Nick Eades is a highly experienced marketing leader in IT and telecoms. Until recently, he was the chief marketing officer at Psion where he played a central role in the company’s turnaround programme. Before that, he spent five years as marketing director at Dell UK as well as a ten-year stint in brand and product management for mobile products at IBM. He is a regular industry speaker, panelist and chairman, and is a fellow of the Chartered Institute of Marketing.
What’s the most exciting development in mobile right now? I would say that in a very general, horizontal way, the movement from the native tool set to HTML 5-based apps and what that means for the users, the companies and the market as a whole. To be more specific, there are a lot of exciting new developments going on at once right now, so perhaps a “Top three” will help to set the tone: Firstly, the whole principle and practice of payments is becoming ever more embedded in what we do. It’s getting easier and it’s getting more secure. However, it’s also replacing wired services, and even allowing developing countries to bypass the expensive process of “wiring” the whole country. In developing countries, there will be no wired services for the bulk of the population; instead it will all be mobile. This is best seen in India and Africa, where older technology matched with simpler devices are enabling commerce in way that seemed impossible only a few years ago. Second, the amalgam of “big data” with mobile is creating a new layer of understanding which is about to be utilised by smart companies who know that an understanding of a users habits matched with their mobile behaviour is going to give it an essential competitive opportunity. This is feeding the “big data” industry and creating a more dynamic “big insight” business, as a consequence. Thirdly, the sheer width of application of mobile is staggering. The stage where “everything is connected to the internet” is becoming a reality, because the ability to embed mobile technology in almost any location means that we should know a lot more about the health and status of every tradable commodity, in transit. With about 40 per cent of all meat products failing to get to the supermarket shelves because something has failed in the transport process (too long, too hot, too cold, etc) the opportunity to improve some of the things we take for granted is now enabled by the new capabilities of mobile.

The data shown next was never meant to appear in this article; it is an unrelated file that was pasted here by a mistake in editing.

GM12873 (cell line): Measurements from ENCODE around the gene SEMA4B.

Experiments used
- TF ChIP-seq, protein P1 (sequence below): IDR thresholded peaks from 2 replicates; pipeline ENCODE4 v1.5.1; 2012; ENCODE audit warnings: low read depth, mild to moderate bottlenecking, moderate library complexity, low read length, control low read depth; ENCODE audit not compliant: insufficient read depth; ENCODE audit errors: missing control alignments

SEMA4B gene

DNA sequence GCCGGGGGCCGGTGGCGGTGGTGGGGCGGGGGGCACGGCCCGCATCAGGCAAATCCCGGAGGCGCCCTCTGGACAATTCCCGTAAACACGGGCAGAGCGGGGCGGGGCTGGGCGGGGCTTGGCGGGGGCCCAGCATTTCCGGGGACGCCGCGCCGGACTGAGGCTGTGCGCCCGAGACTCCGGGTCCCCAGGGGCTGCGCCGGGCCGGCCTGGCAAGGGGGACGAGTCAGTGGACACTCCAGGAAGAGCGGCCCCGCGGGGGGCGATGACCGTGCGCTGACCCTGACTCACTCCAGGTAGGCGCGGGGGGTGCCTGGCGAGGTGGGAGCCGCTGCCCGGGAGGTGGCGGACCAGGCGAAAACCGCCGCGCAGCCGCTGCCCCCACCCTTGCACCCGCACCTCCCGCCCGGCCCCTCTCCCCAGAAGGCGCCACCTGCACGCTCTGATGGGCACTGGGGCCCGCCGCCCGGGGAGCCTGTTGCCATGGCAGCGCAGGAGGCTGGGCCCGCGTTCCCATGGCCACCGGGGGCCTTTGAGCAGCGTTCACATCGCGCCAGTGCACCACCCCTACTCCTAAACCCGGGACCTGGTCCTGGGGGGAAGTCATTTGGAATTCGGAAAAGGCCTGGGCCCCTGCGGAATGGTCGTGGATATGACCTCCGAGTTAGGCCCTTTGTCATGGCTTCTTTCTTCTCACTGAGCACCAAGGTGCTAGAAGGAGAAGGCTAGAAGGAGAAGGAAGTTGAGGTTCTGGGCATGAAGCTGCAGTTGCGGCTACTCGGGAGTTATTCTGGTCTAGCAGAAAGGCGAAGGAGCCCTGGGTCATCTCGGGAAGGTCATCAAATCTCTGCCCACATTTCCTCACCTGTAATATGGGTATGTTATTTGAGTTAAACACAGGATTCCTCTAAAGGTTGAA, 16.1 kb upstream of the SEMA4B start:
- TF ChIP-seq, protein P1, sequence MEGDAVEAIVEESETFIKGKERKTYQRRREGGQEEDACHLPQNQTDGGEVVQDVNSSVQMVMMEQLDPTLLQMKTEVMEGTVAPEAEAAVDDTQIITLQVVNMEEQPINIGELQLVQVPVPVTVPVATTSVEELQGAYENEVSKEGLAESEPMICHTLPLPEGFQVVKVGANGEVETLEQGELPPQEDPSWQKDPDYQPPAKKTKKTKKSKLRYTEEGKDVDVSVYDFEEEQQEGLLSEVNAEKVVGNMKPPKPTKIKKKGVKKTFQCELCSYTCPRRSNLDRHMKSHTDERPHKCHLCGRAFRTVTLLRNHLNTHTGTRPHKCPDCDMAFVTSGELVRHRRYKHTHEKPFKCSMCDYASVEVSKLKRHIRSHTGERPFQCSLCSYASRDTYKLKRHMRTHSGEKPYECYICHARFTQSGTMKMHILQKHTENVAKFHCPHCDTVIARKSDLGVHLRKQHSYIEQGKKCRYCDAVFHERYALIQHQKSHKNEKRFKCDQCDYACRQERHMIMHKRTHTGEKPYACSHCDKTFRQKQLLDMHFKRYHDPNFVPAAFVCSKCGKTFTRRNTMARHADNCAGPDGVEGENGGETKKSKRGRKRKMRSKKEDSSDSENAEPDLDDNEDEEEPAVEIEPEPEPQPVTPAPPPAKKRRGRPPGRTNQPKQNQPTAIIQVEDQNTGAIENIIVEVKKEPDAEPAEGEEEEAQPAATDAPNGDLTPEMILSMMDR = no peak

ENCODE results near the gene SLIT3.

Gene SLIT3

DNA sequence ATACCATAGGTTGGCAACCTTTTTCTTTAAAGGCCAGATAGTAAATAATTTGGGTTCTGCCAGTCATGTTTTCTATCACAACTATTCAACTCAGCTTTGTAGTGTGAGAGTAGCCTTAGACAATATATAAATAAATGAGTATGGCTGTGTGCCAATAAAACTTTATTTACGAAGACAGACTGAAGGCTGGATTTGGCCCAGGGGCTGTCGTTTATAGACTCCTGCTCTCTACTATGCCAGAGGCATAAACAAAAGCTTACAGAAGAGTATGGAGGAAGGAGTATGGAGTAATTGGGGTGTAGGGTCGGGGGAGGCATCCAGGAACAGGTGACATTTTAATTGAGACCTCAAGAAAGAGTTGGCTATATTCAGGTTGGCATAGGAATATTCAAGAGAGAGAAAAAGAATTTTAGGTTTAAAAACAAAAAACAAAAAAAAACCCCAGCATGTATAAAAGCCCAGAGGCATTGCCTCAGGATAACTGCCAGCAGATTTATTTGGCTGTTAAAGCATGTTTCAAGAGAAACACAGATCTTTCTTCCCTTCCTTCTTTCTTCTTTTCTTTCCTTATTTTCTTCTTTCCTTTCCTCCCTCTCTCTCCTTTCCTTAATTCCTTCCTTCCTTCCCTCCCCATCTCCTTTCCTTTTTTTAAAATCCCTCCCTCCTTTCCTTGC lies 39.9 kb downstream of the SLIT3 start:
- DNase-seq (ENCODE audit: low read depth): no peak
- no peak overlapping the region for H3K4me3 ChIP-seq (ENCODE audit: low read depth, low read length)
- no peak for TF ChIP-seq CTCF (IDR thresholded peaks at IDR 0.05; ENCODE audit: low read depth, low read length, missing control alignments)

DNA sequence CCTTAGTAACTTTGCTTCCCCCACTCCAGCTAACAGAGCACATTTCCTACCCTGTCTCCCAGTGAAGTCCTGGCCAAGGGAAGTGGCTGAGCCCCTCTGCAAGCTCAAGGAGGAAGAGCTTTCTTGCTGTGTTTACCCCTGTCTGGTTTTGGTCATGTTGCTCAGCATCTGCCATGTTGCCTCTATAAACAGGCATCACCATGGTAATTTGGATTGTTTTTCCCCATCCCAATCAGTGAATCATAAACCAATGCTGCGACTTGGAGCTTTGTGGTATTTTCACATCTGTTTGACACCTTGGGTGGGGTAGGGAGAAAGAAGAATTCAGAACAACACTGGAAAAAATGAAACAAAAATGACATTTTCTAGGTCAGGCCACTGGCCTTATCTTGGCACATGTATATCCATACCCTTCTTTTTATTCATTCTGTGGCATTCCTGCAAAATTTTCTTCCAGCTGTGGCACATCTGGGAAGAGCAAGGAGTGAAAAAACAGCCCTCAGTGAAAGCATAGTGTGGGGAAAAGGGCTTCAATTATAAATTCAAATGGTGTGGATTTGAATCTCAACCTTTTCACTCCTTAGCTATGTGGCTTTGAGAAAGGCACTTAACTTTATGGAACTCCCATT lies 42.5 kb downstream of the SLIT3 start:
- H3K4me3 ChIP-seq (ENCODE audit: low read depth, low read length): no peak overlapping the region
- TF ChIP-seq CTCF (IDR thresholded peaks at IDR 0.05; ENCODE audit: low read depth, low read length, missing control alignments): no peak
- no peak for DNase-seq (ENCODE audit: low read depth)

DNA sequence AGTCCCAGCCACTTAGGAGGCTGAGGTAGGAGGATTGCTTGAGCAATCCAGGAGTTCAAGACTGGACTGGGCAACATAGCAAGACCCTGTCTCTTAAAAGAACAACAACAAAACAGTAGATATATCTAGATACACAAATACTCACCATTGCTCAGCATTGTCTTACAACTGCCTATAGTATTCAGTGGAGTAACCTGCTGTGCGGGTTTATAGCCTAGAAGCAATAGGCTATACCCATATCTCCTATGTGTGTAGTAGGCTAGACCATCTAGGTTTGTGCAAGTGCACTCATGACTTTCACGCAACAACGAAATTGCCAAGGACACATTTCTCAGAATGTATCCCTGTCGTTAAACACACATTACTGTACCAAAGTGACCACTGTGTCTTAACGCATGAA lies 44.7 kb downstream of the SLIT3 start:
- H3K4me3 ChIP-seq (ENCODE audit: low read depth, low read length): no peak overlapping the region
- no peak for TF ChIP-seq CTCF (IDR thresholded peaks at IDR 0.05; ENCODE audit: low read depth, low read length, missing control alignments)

Which industries are being most disrupted by mobile right now?In general, banking and the wider e-commerce domain are probably the most disrupted parts of our industries right now. But disruption affects the mobile carriers as much as it affects the global vertical industries, as their business shifts from delivering voice calls and texts to delivering a very different kind of data stream. As voice and data are both highly commoditised offerings, and as a consequence, the financial equation is an important part of the disruptive nature of mobile. The most disrupted will be the older, traditional businesses, and specifically those that do not understand how mobile could support their business goals. These industries are not spending enough time listening to their smartest, most forward thinking, customers and suppliers to find out where their business is going and how it is going to get there.
Which industries will be disrupted the most in the next couple of years?In generic terms, this simply a case of “the quick and the dead”. The industries that investigate, innovate and implement in the most insightful way will gain the greatest advantage and therefore disrupt their own industries by themselves. The door is open… My view is that Healthcare is probably the next big sector to experience such disruption.
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